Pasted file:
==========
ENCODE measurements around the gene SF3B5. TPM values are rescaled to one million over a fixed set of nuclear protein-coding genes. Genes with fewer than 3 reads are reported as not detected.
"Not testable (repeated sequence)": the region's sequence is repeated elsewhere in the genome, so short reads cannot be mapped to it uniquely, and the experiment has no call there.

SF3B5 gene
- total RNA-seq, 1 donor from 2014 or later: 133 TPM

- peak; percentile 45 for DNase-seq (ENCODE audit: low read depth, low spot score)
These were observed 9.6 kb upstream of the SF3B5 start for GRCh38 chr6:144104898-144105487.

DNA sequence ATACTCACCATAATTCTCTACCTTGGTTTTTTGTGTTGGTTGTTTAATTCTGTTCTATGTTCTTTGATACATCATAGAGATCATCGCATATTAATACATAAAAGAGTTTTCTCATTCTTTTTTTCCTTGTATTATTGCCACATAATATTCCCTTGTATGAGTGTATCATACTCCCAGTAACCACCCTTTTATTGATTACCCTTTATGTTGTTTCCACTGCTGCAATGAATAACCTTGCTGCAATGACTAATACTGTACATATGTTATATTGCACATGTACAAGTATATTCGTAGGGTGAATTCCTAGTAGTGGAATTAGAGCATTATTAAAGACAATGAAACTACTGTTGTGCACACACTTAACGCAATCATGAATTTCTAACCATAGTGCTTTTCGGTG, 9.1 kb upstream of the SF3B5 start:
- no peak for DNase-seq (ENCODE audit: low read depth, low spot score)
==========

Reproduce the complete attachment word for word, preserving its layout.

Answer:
ENCODE measurements around the gene SF3B5. TPM values are rescaled to one million over a fixed set of nuclear protein-coding genes. Genes with fewer than 3 reads are reported as not detected.
"Not testable (repeated sequence)": the region's sequence is repeated elsewhere in the genome, so short reads cannot be mapped to it uniquely, and the experiment has no call there.

SF3B5 gene
- total RNA-seq, 1 donor from 2014 or later: 133 TPM

- peak; percentile 45 for DNase-seq (ENCODE audit: low read depth, low spot score)
These were observed 9.6 kb upstream of the SF3B5 start for GRCh38 chr6:144104898-144105487.

DNA sequence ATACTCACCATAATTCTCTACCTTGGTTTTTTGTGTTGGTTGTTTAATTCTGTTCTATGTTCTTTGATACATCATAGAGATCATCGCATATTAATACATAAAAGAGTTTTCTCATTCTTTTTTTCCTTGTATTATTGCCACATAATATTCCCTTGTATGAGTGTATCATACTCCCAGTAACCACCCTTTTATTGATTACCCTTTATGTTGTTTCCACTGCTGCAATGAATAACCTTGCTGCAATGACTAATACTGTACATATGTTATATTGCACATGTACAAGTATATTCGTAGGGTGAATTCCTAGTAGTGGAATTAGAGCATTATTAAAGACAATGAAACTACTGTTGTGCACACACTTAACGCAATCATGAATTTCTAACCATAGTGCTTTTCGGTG, 9.1 kb upstream of the SF3B5 start:
- no peak for DNase-seq (ENCODE audit: low read depth, low spot score)